In order to begin researching articles for this assignment I first had to review my Creative Y.O.U. to see about my personal design philosophy, and while doing so I thought about how I’m utilizing this within my portfolio. Looking over my objectives with what I’ve presented so far, I noticed I would like to add to the second statement by having it read, ‘I aim to emphasis how I use color (and/or symbolism) to help convey the intended message’’ because I tend to use both equally.
This last thought led me to seriously think about which area of design I should be researching for, and unless an opportunity arises for a graphic illustrator position soon after graduation, I foresee me doing freelance work. With this in mind I started looking into what being a freelancer entails, which led me to an article titled, ‘So, You Want a Creative Job?’ (Karjaluoto, 2012)
Karjaluoto talks about what it takes to work in a creative design field and his take on how he went from working at a ‘job’ for a daily newspaper to starting his own design agency and becoming a Creative Director. As many in this field can attest to, ‘A creative life is a long, hard road, with very few clearly marked signs.’ (Karjaluoto) This is the industry standard for those of us who are in our infancy when it comes to careers as freelance designers. There will be times where it’ll seem as if ones career as a freelancer is at a standstill, yet in order to get through the tough times one must stay committed to his/her mission as a designer. Some advice the author gives is that there will be periods of self-doubt, yet one should ‘Grow a thick skin, fail as much—and as quickly—as you can, and give it everything you’ve got’ (Karjaluoto).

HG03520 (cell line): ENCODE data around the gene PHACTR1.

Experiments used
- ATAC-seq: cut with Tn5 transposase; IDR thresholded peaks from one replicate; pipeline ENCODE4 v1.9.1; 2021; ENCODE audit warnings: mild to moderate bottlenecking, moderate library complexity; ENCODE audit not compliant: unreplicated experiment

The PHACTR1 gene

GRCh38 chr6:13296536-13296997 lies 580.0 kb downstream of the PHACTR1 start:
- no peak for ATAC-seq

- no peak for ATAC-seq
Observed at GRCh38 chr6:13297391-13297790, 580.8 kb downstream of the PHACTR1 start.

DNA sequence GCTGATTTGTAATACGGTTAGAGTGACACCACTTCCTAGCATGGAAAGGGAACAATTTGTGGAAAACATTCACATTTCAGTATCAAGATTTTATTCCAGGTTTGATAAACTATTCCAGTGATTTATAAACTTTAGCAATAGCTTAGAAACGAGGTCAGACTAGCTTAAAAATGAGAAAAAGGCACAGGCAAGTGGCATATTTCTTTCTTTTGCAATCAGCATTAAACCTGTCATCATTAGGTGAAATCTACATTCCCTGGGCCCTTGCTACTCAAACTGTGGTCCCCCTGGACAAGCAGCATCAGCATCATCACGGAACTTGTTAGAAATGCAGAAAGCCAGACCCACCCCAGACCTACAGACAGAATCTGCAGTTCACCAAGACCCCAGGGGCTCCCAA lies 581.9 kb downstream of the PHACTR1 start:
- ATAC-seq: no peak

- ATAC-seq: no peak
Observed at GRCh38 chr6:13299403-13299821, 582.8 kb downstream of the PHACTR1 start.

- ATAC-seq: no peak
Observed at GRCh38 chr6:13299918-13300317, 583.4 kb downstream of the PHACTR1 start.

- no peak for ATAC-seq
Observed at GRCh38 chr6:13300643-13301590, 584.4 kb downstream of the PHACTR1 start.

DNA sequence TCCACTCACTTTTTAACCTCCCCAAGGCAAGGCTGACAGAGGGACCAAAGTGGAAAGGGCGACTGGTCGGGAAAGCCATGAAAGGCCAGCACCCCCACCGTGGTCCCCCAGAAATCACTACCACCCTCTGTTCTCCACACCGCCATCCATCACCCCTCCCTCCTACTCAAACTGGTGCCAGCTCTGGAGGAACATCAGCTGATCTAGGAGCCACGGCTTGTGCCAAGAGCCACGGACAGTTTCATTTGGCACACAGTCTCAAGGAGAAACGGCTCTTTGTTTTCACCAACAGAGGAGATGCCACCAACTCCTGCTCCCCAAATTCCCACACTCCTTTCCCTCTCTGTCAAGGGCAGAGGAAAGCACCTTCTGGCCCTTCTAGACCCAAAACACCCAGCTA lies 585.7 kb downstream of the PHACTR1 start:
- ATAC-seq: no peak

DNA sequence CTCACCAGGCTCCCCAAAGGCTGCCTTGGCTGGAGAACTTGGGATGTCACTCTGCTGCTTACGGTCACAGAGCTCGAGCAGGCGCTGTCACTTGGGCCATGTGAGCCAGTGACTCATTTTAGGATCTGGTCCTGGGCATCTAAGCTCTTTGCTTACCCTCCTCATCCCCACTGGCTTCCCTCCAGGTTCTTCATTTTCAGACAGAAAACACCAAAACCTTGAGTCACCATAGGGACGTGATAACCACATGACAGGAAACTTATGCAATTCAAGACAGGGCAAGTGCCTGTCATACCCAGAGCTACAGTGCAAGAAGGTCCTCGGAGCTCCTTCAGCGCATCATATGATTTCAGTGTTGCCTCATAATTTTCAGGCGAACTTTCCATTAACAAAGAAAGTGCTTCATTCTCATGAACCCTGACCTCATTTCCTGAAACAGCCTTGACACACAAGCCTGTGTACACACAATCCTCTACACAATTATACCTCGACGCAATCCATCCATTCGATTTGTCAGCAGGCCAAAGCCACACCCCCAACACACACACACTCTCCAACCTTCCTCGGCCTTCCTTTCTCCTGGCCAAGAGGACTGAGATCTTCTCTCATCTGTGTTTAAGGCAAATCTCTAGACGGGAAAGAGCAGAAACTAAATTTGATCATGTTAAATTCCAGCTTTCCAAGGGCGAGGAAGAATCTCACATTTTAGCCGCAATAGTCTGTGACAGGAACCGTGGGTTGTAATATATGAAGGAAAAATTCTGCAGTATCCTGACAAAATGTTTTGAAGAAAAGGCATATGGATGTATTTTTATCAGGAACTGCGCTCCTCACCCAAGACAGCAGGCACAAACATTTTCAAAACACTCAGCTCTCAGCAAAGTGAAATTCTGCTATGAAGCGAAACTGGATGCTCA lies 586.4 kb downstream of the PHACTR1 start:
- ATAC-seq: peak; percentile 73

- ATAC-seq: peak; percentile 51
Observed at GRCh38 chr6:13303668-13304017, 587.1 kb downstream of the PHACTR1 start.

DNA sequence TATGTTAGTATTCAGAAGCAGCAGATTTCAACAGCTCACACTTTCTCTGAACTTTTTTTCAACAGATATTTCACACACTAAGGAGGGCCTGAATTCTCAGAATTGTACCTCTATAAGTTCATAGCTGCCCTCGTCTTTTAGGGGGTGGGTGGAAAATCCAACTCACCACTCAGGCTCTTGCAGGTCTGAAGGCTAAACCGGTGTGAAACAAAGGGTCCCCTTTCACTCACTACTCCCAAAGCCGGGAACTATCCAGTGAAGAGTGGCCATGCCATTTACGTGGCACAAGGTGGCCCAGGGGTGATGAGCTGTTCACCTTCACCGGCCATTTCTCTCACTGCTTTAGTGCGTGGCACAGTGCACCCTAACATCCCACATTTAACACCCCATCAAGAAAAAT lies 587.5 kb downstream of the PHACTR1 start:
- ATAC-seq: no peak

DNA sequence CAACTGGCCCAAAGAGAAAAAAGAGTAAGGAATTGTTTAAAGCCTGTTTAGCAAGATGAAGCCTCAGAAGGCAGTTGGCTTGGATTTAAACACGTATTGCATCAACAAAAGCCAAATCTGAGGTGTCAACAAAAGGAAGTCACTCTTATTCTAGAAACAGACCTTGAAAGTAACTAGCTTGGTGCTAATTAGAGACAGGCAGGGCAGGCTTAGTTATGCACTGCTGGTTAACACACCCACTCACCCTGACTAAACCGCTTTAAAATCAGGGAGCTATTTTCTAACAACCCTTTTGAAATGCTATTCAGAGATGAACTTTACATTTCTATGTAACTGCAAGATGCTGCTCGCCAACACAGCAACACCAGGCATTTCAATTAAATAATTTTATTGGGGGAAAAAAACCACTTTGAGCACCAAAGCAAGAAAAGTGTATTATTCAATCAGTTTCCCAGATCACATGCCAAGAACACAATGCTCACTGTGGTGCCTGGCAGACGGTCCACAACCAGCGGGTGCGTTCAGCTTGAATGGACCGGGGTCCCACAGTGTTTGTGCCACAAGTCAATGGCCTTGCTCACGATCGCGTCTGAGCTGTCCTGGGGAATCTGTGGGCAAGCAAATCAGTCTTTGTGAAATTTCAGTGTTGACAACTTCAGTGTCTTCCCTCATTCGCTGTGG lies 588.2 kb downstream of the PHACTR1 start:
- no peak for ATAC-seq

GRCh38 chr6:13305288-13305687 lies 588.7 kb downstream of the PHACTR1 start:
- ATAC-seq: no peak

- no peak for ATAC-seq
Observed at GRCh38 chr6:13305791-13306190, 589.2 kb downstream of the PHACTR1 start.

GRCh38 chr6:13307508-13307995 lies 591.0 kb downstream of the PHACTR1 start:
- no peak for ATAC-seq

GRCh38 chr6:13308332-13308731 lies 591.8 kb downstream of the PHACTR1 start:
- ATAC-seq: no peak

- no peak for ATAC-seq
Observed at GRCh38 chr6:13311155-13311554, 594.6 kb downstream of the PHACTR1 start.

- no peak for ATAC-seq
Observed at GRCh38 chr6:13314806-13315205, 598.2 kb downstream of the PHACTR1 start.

The next article I found in regards to freelancing work was ‘Love the Underdog’ (Morganstein, 2014). In this article found on commarts.com, the author starts off by talking comedy and about how “Comedy is about surprise; the clever twist and the unexpected reveal. Good design needs those elements, too.” (Morganstein) I noticed much of my own work tends to utilize such clever twists and surprises, and seeing how I can relate to this aspect I was not disappointed as I continued to read. I found much of what he has written goes along with what the previous article had mentioned about giving it everything ones got.
Morganstein continues on with going over how brainstorming for ideas usually brings forth some solutions to design needs one may have otherwise dismissed. He talks about when brainstorming with others “many ideas start as anti-ideas…and it will be something that doesn’t seem possible or appropriate. But then we realize (as a group), “Wait that could work!” (Morganstein) This brings to mind how creating thumbnails is a great way to help get ideas down on paper, and how this is one industry related trend that should never be overlooked.
One excellent point the author brings up about developing designs is to know when to...